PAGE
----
At 7 a.m. at a rec center near the U.S. Capitol, a clutch of female Senate and House members have been practicing bipartisanship one pop fly, slow pitch and line drive at a time.

Lynn Sweet of the Chicago Sun-Times at batting practice while Caroline Horn of CBS News catches. Lynn Sweet of the Chicago Sun-Times at batting practice while Caroline Horn of CBS News catches. (Annie Groer for the Washington Post)

And on June 26, for the fifth straight year, 23 of them will go to bat for a breast cancer charity. Game organizers and sponsors hope to donate $100,000 to the Young Survival Coalition and draw over 1,000 fans, but that is not the only payoff for players.

In toxic Washington, these legislative jock-ettes — whose win-loss record is a dismal 1 and 3 — are busy morphing from strangers and adversaries to “girlfriends” and allies.

Unlike the Bad News Babes, their much younger media rivals, the lawmakers lack a team name. But they clearly don’t care enough to play it cute by calling themselves, say, the Congress Chicks or Lady Pols (hat tip to the University of Tennessee’s Lady Vols).  They’d rather just play ball, schmooze, and occasionally talk shop.

“I like that it’s Republicans and Democrats, the House and Senate,” says Rep. Donna Edwards, D-Md. “It’s a good way to get to know members I probably wouldn’t have gotten to know otherwise. And as an added bonus, it’s good exercise, a way to take off the winter weight.”

“We have got the right balance of competitiveness,” says team co-captain Debbie Wasserman Schultz, D-Fla.  “We leave all that toxicity off the field. We get out here and we’re just girlfriends.  Women are naturally more collegial. We try to find common ground. It’s gotten really hard in the political arena, but here we are one team fighting breast cancer.  The most important thing is that we raise money for this incredible charity.”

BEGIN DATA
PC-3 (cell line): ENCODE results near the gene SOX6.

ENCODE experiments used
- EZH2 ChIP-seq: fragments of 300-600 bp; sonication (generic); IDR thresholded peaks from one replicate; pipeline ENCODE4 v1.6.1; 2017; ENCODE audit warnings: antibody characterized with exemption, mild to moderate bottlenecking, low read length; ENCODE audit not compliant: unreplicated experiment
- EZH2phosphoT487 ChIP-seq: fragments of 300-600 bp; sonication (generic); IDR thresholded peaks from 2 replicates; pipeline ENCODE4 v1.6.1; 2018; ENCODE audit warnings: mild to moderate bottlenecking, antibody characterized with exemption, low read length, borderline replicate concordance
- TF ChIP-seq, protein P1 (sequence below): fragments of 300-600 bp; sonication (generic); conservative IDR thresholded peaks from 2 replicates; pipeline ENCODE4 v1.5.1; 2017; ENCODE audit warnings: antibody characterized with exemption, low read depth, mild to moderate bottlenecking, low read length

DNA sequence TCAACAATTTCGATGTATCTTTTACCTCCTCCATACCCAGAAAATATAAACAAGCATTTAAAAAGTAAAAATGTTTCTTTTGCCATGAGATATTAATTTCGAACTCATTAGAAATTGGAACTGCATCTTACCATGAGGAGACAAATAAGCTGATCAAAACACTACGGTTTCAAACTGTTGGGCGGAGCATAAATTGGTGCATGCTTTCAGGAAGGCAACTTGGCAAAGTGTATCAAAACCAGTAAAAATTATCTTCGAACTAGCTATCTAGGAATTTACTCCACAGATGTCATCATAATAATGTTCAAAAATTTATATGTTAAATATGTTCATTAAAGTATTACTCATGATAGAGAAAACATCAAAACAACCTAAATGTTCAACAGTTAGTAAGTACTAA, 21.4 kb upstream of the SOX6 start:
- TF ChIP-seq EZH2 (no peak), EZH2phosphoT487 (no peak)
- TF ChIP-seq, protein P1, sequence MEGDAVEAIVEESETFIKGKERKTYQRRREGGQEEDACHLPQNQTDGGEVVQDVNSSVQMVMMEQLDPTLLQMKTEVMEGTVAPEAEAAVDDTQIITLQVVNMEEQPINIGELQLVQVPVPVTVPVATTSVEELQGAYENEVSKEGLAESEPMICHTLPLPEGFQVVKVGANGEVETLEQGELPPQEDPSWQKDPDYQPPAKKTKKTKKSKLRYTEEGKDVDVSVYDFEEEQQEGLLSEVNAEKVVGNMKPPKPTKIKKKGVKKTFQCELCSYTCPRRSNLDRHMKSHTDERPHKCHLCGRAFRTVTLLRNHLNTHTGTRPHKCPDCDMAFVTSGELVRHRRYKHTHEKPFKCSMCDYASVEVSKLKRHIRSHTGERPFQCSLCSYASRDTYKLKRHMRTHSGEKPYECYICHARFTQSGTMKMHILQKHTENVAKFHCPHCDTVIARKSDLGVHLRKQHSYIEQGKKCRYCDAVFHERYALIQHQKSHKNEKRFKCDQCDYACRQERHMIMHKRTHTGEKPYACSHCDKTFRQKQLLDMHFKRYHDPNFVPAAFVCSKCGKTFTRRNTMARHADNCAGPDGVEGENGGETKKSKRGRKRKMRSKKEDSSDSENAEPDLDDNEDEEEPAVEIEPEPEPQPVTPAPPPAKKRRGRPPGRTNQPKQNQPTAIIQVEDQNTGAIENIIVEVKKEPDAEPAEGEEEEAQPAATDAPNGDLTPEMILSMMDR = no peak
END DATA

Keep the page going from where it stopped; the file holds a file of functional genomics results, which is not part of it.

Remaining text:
By contrast, she says, “Men don’t ever turn off the partisan gene. They play Republican versus Democrat. They are not playing a common adversary, but each other.” (Earlier this month, the Dems crushed the GOP 22-0.)

Wasserman Schultz co-founded the women’s team in 2009 with Rep. Jo Ann Emerson, R-Mo., and Sen. Kirsten Gillibrand, D-N.Y., to support the non-profit that helps young women with breast cancer.  Wasserman Schultz, who discovered a breast lump in 2007 at age 41 during a self-exam and underwent seven surgeries, has pushed legislation to fund early detection and treatment for young women.

Though the beneficiaries are youthful, the congressional players not so much, especially the so-called “Golden Girls”: left fielder Joyce Beatty, D-Ohio, 63, known for her speed, and pitcher Grace Napolitano, D-Calif., 76, who explains, “If you can bowl, you can slow pitch. I like the game because we talk families, we talk sports, we get to know each other better. Everyone thinks we talk politics, but we rarely do.”